|There is a dark and terrible alternate universe in
which this episode is a raunchy comedy about
Fluttershy being traumatized to realize she’s horny.
It’s March 3, 2012. The top movie is The Lorax, because Hollywood (not to mention, sadly, moviegoers) has yet to figure out that Dr. Seuss doesn’t work at feature length and remaking Chuck Jones is a mortal sin. The top song is Katy Perry’s “Part of Me,” which is yet another generic “you’re a jerk and I don’t need you” breakup song, but the music video juxtaposes it with what amounts to a recruitment video for the U.S. Marines. The results are more interesting than good, but at least it’s interesting. In the news this week, a silent film (The Artist) wins the Best Picture Oscar for the first time since 1927, Mitt Romney emerges as the frontrunner in the Republican Presidential primaries, and Maryland legalizes gay marriage.
In ponies, we have the first Fluttershy vehicle of the season, “Putting Your Hoof Down,” written by Charlotte Fullerton and Merriwether Williams and directed by James Wootton. Their effort is a pretty standard “be careful what you wish for”/”don’t change to please others” story, but it does confirm past episodes’ insights into Fluttershy’s character and provides something of a corrective to last week’s implications of mandatory friendship.
The danger of mandatory friendship is that school-aged girls in our culture, especially middle-class white girls, other girls to a lesser extent, and sometimes middle-class boys to a still lesser extent, have imposed on them this notion that aggression is inherently wrong and everyone should get along with everyone else at all times. This is, quite simply, impossible. No two people can get along perfectly with one another forever, even if they are the best of friends, and it is all the more impossible to have large groups of people interacting with one another (as in a school setting) without rivalries, resentments, and misunderstandings creating ill feelings that can only be resolved by a constructive expression of aggression. As Rachel Simmons explored in Odd Girl Out, which I’ve referenced a few times before, the inability to express aggression openly through the usual means of yelling, arguing, and in extreme cases fighting does not cause aggression to disappear. Instead, girls express their feelings through what Simmons terms “alternate aggressions,” such as ostracizing, spreading rumors, and cyberbullying. It does no good, in other words, to tell girls they have to be nice to everyone; more helpful by far is to teach them to manage their aggressive feelings and express them constructively, or at least minimally destructively.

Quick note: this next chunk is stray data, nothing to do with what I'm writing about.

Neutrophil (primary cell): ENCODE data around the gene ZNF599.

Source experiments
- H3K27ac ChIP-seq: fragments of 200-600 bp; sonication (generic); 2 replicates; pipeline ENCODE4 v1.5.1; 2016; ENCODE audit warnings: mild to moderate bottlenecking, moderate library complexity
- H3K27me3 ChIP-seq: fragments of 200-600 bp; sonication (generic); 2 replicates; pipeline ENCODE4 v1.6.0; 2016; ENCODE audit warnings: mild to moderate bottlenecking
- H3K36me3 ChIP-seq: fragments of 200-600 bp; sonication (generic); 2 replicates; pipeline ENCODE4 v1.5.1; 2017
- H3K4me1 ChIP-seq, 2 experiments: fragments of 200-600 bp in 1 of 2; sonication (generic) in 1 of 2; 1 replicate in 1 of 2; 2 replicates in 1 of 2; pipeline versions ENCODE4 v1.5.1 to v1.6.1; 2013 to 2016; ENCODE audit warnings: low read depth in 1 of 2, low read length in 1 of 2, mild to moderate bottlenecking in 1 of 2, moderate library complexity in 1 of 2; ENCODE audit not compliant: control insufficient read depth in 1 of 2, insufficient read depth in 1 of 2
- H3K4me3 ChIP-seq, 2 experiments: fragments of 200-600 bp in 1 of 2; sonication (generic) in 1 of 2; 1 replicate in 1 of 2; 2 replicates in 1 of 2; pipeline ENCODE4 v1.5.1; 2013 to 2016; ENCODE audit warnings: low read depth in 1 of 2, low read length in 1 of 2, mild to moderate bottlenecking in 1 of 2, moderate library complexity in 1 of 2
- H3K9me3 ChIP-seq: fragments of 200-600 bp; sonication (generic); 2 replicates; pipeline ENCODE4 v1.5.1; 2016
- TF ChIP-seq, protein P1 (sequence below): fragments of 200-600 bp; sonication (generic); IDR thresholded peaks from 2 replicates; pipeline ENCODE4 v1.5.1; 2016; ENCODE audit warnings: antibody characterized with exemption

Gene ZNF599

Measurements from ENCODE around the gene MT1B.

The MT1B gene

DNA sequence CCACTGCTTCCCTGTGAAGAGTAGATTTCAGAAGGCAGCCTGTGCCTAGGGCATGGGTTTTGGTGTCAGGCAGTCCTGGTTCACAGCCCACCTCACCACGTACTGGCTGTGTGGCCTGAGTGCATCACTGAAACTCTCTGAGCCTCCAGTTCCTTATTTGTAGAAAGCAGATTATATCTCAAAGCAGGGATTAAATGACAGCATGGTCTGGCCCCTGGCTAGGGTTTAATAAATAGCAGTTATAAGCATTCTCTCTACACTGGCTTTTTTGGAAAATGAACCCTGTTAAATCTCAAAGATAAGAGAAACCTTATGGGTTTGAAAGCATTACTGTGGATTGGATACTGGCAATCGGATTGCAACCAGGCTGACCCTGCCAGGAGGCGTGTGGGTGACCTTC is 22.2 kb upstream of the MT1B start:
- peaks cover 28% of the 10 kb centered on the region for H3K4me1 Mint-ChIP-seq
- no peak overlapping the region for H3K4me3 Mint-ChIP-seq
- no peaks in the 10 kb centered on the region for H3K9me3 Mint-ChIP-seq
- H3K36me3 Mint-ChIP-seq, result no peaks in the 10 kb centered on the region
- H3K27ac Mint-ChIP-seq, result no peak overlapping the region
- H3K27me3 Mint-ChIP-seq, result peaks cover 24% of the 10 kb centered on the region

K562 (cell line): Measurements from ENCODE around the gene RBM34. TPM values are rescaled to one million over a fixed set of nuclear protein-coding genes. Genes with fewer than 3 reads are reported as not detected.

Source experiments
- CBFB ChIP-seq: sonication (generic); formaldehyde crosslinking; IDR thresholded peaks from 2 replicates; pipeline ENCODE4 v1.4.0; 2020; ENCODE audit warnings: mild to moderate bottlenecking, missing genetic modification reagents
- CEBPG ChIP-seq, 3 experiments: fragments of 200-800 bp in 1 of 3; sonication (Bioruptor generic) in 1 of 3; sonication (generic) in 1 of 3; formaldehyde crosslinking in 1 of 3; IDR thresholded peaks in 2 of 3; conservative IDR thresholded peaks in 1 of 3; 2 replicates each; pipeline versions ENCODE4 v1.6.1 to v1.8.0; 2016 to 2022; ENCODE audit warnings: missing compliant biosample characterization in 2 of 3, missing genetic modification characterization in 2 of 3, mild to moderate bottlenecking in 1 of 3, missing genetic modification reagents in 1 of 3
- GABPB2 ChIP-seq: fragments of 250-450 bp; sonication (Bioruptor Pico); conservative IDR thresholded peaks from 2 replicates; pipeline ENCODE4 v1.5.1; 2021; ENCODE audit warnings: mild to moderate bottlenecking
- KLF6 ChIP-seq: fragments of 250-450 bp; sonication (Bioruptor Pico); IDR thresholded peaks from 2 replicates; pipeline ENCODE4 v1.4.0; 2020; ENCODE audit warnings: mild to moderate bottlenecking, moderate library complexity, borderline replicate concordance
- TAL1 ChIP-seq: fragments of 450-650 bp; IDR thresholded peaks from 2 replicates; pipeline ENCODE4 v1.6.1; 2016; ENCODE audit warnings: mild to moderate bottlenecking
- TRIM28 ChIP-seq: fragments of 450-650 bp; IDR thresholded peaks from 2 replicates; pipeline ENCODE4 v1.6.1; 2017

Suppressed, aggression festers and builds until it must burst out. From the start of the series, it’s been pretty clear that Fluttershy has a great deal of pent-up aggression, and when she does express it, it’s always been in the form of snapping and lashing out. Sometimes the results are positive, as when she stares down the dragon in “Dragonshy” or chases down Rainbow Dash in “The Return of Harmony,” but it can also be extremely destructive, as in “Best Night Ever.”